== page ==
On Sunday, October 8, 1871, fire leveled a broad swath of Michigan and Wisconsin, including the cities of Peshtigo, Holland, Manistee, and Port Huron. At least 1,200 people died (possibly twice as many) as a result of the fire. Approximately 800 fatalities occurred in Peshtigo, Wisconsin. That same night, the Great Chicago Fire erupted in nearby Illinois.
Conditions were ripe for major conflagrations that year. Rainfall during the preceding months totaled just one-fourth of normal precipitation; early October was unseasonably warm; and winds were strong. Vast tracts of forest burned for a week in parts of Michigan and Wisconsin and Chicago firefighters battled blazes daily. Contributing to Chicago’s Great Conflagration were the facts that the bustling midwestern city was built primarily of wood and several woodworking industries operated within the city limits.
Holland, Michigan, resident G. Van Schelven witnessed the fire’s advance on his small, prosperous city:
At 2 o’clock in the afternoon the wind turned southwesterly and began gradually to increase. The fire alarm was rung, and from this time on the fighting of the fire all along the timbered tracts south and southwest of the city, was kept up uninterruptedly.
As night advanced the wind increased in force, until at midnight it blew a hurricane, spreading the fire and the flames with an alarming velocity toward the doomed city. The huge bark piles at the Cappen & Bertch tannery in the western and the Third Reformed Church in the southern part of the city, were among the first points attacked; from thence on, the devastating fire fiend had a full and unmolested sway.
“The Burning of Holland, October 9, 1871.” In Collections of the Pioneer Society of the State of Michigan Together with Reports of County Pioneer Societies. Volume IX: pp334-41. Lansing, Michigan: Wynkoop Hallenbeck Crawford, Co., State Printers, 1908. Pioneering the Upper Midwest: Books from Michigan, Minnesota, and Wisconsin, ca. 1820 to 1910. General Collections
No one knows for certain how the Chicago fire started, though an eyewitness did see the beginnings of the blaze in Catherine and Patrick O’Leary’s barn. One widely circulated rumor held the O’Leary’s cow responsible for knocking over an oil-burning lamp and setting the straw afire. Whatever the cause, chaos resulted as hundreds fled their homes to escape the rapidly spreading flames.
One Chicagoan described his experience on the night of the fire:
I jumped out of bed and pulled on my pants. Everybody in the house was trying to save as much as possible. I tied my clothes in a sheet. With my clothes under my arm and my pack on my back, I left the house with the rest of the family. Everybody was running north. People were carrying all kinds of crazy things. A woman was carrying a pot of soup, which was spilling all over her dress. People were carrying cats, dogs and goats. In the great excitement people saved worthless things and left behind good things. I saw a woman carrying a big frame in which was framed her wedding veil and wreath. She said it would have been bad luck to leave it behind.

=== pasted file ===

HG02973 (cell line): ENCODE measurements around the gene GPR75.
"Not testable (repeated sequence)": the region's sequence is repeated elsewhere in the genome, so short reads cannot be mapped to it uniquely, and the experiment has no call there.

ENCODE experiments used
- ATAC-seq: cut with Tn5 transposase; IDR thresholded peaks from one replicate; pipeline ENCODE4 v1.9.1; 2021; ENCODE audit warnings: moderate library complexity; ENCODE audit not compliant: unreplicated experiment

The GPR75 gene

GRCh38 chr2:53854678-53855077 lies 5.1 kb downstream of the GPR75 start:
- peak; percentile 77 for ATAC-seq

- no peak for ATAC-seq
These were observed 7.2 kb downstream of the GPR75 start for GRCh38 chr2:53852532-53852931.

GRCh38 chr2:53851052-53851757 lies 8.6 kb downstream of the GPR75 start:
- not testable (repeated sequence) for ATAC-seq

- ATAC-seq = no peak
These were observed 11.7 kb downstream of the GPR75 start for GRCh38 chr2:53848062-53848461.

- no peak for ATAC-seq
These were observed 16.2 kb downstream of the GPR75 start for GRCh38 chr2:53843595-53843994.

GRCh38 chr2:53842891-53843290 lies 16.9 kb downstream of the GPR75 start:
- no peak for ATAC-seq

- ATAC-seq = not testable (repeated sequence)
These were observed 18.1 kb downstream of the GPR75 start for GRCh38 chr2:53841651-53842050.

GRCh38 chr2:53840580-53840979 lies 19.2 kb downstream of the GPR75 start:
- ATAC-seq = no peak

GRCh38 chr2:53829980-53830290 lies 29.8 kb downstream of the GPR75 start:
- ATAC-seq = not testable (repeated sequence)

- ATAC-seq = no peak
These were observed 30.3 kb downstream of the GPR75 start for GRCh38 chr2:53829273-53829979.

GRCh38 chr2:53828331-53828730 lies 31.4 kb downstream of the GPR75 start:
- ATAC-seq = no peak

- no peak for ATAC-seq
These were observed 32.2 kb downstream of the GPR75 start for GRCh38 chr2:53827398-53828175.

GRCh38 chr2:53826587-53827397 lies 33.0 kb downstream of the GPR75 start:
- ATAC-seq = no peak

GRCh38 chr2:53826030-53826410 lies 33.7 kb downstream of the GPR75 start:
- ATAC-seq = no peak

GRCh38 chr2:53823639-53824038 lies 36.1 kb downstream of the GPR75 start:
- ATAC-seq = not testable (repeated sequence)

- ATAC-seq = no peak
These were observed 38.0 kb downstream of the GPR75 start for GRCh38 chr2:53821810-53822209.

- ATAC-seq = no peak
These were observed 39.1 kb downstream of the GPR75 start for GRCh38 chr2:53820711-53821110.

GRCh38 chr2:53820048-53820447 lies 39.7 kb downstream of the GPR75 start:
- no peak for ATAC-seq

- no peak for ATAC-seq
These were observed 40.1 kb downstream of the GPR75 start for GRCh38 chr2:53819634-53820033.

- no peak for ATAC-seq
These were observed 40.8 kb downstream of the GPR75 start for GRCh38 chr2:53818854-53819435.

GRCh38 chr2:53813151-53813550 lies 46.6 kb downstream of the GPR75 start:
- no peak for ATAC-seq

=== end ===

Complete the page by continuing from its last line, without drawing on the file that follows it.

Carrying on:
[Pack on My Back]. Hilda Polacheck, author; Illinois, 1937-38. American Life Histories: Manuscripts from the Federal Writers’ Project, 1936 to 1940. Manuscript Division
By the time the fire was extinguished, 300 Chicagoans were dead, and 90,000 of 500,000 residents were left homeless. Four square miles, including the business district, were completely leveled. Chicago rapidly rebuilt in conformance with new fire regulations. Hosting the World’s Columbian Exposition in 1893, Chicago again reigned as the “Queen of the West.”
- Consult the database of historic American newspapers, Chronicling America, to find newspaper coverage of the Chicago fire as well as the other fires in the Midwest. Start with Great Chicago Fire of 1871: Topics in Chronicling America to see a selection of articles and tips on searching this extensive collection of digitized newspapers.
- Search across the collections on the words fire engine, fire house, or fire department to see all manner of firefighting equipment, and read stories about other disastrous fires in history.
- Search across the pictorial collections on the keyword fire to access images including fire fighting equipment, firehouses, and fire fighters.
- Search on Chicago fire in the collection Making of America External to access several books on the subject, such as Chicago and the Great Conflagration, by Elias Colbert and Everett Chamberlin (1871) and The lost city! drama of the fire fiend! or Chicago, as it was, and as it is! and its glorious future! a vivid and truthful picture of all of interest connected with the destruction of Chicago and the terrible fires of the great North-west.
- Search the collection Music for the Nation: American Sheet Music, ca. 1870 to 1885 on Chicago Fire to find a variety of songs on the theme.
- Search across the collections on World Columbian Exposition for images and print materials on the World’s Fair. Similarly, search on Chicago to access hundreds of images of the rebuilt city.